Robert Grechesky, Indianapolis, IN. The Wind Band Music of Kurt Weill

Patrick Hennessey, Honolulu, Hawai’I. Henry Berger: From Prussian Army Musician to “Father of Hawaiian Music,” The Life and Legacy of Hawai’i’s Bandmaster

Janet Heukeshoven, Winona, MN. Recent Harmoiemusik Research at Melk, Eisenstadt, and Brno

Arthur Himmelberger, Newburgh, NY. The Robert Hoe Legacy, “Heritage of the March,” is Our Treasure

Joe Manfredo, Mahomet, IL. Holidays and Epiphanies: The Music of Ron Nelson

James Massol, Orlando, FL. Harmoniemusik as a Musical Topic: A Semiotic Approach to Wind-Band Writing in Eighteenth-Century Manuscripts

Jon Mitchell, Boston, MA, Percy Fletcher and the Worshipful Company of Musicians

Denise Odello, Morris, MN. Categorizing Culture: The Wind Band and Musicology 

Other scholars came from Austria, Germany, Israel, Bulgaria, Lithuania, Finland, Sweden, Portugal, Hungary, Poland, Czech Republic, Belgium, Canada, Slovenia, Italy, and Luxembourg. Presenters and their topics were: 

Christian Ahrens, Bochum, Germany. Oberster Richter der deutschen Trompeter und Pauker: der Sächsische Kurfürst oder die Dresdner Trompeter-Kameradschaft? ? [Highest judge of the German trumpeters and kettledrum players: The Elector of Saxony or the ‘Dresden Trumpet Companionship’?]

Elisabeth Anzenberger, Kirchstetten, Austria. Die Militärkapellmeister des k.u.k. Infanterie-Regiments Nr. 20  [Military Band conductors of the Imperial and Royal Infantry Regiment nr. 20]

Friedrich Anzenberger, Kirchstetten, Austria. Militärmatriken als wichtige Quelle für die Militärkapellenforschung in Österreich-Ungarn Ungarn [Military parish registers as an important source for the military band director research in the Austrian-Hungarian Empire]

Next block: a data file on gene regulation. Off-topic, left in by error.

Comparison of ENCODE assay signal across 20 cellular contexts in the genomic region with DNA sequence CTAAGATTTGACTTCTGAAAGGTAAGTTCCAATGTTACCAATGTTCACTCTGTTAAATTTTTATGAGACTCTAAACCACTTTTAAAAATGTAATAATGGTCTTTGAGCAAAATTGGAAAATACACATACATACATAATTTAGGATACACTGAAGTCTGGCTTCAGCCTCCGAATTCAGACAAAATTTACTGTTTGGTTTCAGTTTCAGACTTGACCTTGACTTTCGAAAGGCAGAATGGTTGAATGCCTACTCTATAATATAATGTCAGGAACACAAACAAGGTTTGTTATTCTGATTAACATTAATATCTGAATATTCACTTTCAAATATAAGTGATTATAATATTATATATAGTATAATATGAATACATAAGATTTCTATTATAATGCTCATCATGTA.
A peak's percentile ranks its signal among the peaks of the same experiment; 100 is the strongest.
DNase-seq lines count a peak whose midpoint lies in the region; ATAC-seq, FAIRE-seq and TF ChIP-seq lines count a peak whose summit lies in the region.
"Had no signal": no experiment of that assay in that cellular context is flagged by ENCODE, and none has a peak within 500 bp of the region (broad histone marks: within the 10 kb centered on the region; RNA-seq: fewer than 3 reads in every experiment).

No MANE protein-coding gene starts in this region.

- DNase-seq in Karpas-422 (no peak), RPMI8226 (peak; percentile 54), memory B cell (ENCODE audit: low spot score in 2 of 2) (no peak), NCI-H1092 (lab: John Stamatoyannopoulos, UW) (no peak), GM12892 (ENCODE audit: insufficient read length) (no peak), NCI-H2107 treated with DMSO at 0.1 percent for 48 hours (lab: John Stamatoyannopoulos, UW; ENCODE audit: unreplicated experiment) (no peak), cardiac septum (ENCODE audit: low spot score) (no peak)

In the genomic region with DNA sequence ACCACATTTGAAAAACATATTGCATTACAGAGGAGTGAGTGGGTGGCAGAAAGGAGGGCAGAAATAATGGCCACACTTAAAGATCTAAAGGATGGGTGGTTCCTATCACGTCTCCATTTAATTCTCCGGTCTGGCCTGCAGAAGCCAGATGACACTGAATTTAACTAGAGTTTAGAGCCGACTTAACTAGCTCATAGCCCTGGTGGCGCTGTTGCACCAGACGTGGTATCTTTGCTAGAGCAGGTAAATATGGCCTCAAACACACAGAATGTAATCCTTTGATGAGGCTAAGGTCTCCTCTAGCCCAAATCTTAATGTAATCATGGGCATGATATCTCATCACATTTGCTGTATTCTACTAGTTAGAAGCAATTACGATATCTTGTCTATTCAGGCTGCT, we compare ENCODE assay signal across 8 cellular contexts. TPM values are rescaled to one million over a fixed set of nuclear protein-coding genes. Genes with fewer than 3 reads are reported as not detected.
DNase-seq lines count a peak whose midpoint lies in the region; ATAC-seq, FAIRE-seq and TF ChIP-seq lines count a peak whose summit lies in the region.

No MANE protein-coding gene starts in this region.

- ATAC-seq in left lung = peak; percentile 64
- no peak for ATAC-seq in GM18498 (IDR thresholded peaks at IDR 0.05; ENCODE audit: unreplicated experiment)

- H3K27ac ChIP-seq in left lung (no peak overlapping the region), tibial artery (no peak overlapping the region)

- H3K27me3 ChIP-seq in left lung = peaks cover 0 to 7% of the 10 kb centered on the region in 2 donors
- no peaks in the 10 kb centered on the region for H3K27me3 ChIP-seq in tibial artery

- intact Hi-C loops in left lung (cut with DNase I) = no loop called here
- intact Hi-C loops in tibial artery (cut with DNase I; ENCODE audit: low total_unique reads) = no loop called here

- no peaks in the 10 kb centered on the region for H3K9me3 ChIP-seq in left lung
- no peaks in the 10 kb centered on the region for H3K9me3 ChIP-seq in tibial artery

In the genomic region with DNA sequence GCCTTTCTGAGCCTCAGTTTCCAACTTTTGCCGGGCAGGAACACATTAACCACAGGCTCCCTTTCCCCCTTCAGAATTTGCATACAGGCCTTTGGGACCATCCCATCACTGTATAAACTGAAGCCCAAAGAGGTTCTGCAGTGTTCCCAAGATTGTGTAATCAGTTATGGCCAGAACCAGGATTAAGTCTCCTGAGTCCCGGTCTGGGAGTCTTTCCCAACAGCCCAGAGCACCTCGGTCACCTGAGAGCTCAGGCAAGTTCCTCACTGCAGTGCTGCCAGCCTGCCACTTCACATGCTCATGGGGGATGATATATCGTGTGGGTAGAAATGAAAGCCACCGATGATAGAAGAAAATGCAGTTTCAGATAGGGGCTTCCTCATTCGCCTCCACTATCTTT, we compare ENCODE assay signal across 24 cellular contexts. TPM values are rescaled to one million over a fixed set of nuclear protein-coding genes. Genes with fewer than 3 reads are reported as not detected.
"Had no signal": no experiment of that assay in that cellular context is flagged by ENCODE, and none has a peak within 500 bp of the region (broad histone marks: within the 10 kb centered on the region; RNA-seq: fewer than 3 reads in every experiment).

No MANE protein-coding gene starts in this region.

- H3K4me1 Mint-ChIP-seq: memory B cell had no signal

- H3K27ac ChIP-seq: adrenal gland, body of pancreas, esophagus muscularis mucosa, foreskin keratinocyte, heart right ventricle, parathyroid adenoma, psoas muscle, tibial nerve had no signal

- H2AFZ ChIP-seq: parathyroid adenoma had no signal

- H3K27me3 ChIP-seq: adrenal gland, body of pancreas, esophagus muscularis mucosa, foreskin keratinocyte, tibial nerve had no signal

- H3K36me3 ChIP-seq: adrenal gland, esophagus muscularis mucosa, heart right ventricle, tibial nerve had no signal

Klaus Aringer, Graz, Austria. Die Blasinstrumente in Augustin Sundelin’s “Instrumentirungs” – Schriften von 1828  [The wind instruments as described in Augustin Sindelin’s papers on instrumentation (1828) ]

Josef Focht, Munich, Germany. Semantice Wind. Wie man Blasmusik in musikwissenschaftlichen bibliothekarischen Angeboten heute auffindet und was man daraus machen kann  [Semantic Wind: How is wind music being presented in the library systems and what do we conclude about this. ]

Anatoliy Gabrov, Sofia, Bulgaria. Establishment of the Military Band of Karlovo

Andre Granjo, Coimba, Portugal. The Wind Band Movement in Portugal

Berhnard Habla, Oberschützen, Austria. Blasmusikforschung seit der zweiten Hälfte des 20. Jahrhunderts [Wind music research since the second half of the 20th century in Austria and Germany]

Joseph Hartmann, Gan Ner, Israel. “Landscapes,” The Israeli Composer Nachman Yariv and His Ouevre for Bands

Manfred Heidler, Bonn Germany. Die Deutsche Militärmusik heute: Der Militärmusikdienst der Bundeswehr zwischen Tradition, Transformation und Krisenmanagement Krisenmanagement [German military music today: the German military music organization oscillating between tradition, transformation and crisis management]

Marton Ilyes, Balatonfüred, Hungary. Luigi Cherubini: Les Deux Journées, Eine Harmoniemusik-bearbeitung aus der Festetics-Sammlung Sammlung [Luigi Cherubini: Les Deux Journées”, a Harmoniemusik arrangement to be found in the Festetics Collection]

Maciej Jochymczyk, Krakow, Poland. Early Examples of the Use of Trumpets in Polish Music: Origin and Style

Gunther Joppig, Munich, Germany. Das Kontrabass Saxophon: Vorstellung, Vergleich und Ausblick  [The contrabass saxophone: presentation, comparison and prospective views]

Keith Kinder, Hamilton, Ontario. Are They or Aren’t They By Haydn? Six Feldpartitas (Divertimenti) Hob II: 41-46

Robbin Knapp, Ebensee, Austria. Using Internet Music Databases for Research and Putting Together Concerts

Kari Laitinen, Helsinki, Finland. Finnish Contemporary Band Music – A Brief Outline